Nicki Minaj’s tweet shares unsubstantiated allegations about vaccine effects

Nicki Minaj tweeted an unverified story about a cousin’s friend in Trinidad, saying the unidentified man “became impotent” and “his testicles swelled” after receiving a COVID-19 vaccine.

Claim: COVID-19 vaccines cause impotence and swollen testicles.

APP Rating: Wrong. Experts say there is no scientific support for the claim that coronavirus vaccines lead to these side effects.

THE FACTS: There is no evidence from available research to suggest that COVID-19 vaccines cause erectile dysfunction, testicular swelling or male infertility.

The unfounded claims received a lot of attention on Monday Rapper Nicki Minaj tweeted for her more than 22.6 million followers an unverified story about a cousin’s friend in Trinidad. Minaj claimed that the unidentified man “became impotent” and “his testicles swelled” after he was shot.

The specifics of the claim are not clear. A representative for Minaj did not return requests for further information. But experts say there is no data to support the idea that vaccines cause erectile dysfunction or swollen testicles.

“We’ve never seen that,” said Dr. Ranjith Ramasamy, director of male reproductive medicine and surgery at the University of Miami Health System.

Orchitis, a condition that leads to swollen testicles, can be followed by a bacterial infection as well as a sexually transmitted infection. Ramasamy said that while orchitis and erectile dysfunction are not linked to coronavirus vaccines, there is some evidence that they may be linked to a COVID-19 infection.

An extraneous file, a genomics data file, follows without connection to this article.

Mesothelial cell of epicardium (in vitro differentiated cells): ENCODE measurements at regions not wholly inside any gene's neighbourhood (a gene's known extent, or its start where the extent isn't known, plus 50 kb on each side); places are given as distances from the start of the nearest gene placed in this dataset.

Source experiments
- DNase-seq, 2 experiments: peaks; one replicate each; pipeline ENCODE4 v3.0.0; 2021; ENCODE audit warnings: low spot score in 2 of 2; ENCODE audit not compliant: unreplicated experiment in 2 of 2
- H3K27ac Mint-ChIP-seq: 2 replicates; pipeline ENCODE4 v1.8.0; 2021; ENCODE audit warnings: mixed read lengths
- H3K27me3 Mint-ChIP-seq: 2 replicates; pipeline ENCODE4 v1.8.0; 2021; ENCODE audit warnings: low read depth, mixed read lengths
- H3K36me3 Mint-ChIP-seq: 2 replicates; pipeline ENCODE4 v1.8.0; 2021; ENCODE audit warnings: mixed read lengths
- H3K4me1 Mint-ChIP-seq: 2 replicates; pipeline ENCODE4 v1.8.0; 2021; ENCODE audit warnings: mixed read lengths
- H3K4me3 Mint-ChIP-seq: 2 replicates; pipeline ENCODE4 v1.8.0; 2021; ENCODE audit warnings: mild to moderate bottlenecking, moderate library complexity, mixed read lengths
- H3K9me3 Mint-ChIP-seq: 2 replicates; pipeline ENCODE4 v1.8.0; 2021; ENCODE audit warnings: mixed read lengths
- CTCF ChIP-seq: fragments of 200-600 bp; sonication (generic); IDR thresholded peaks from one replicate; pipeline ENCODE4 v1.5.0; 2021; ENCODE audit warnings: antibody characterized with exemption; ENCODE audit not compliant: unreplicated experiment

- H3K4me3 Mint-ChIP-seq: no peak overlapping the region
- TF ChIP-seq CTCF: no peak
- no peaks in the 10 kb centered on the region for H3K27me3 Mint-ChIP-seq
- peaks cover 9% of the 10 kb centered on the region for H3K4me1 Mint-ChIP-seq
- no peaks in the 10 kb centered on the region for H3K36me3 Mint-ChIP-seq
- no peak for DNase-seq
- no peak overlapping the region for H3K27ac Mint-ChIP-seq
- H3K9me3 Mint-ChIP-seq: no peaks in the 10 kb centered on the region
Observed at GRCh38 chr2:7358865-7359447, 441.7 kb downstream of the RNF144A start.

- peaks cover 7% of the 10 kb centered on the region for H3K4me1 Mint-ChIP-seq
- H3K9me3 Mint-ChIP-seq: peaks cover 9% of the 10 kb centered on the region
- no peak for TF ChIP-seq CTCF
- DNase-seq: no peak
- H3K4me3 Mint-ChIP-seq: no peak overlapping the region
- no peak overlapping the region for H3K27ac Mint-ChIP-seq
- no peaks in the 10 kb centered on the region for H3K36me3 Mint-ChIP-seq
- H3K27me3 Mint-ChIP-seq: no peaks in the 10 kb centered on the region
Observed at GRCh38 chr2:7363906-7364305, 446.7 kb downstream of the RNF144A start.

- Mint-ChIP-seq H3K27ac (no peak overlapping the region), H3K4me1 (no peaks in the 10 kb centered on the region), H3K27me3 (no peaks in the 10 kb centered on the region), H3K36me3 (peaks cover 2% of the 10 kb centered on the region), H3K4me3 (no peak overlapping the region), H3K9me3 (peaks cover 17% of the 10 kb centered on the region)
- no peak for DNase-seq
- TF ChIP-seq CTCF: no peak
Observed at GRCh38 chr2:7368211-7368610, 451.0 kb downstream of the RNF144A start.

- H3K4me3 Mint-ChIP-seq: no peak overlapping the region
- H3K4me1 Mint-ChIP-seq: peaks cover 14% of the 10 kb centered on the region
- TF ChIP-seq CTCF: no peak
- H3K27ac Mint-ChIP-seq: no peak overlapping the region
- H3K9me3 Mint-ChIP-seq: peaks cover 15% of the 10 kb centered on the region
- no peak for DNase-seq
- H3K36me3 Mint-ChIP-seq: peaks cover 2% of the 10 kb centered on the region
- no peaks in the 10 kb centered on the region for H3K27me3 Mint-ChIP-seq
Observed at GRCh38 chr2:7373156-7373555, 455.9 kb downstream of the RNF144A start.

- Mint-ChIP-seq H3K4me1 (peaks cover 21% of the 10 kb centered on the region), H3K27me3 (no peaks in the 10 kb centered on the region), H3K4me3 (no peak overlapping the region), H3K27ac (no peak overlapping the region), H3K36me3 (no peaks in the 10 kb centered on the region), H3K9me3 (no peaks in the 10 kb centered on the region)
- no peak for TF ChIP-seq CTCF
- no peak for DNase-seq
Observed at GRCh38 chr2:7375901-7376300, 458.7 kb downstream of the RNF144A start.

Dr. Ashley Winter, a urologist specializing in sexual dysfunction at Kaiser Permanente in Portland, Oregon, agreed that there was no indication that the vaccine adversely affected male sexual function or the testicles in general.

“At the population level, hundreds of millions of men have received this vaccine and there is no study showing reduced erectile function in men who have been vaccinated,” she said. “Basically, we just don’t have a study linking vaccination to either swollen testicles or erectile dysfunction.”

In addition, experts say there is no established link between COVID-19 vaccines and male infertility or lower sperm counts.

Ramasamy was the senior author of a June study published in the Journal of the American Medical Association that found no significant decrease in the sperm count of 45 healthy, vaccinated men. The men were evaluated before receiving either the Pfizer or Moderna COVID-19 vaccine and 70 days after receiving their second dose.


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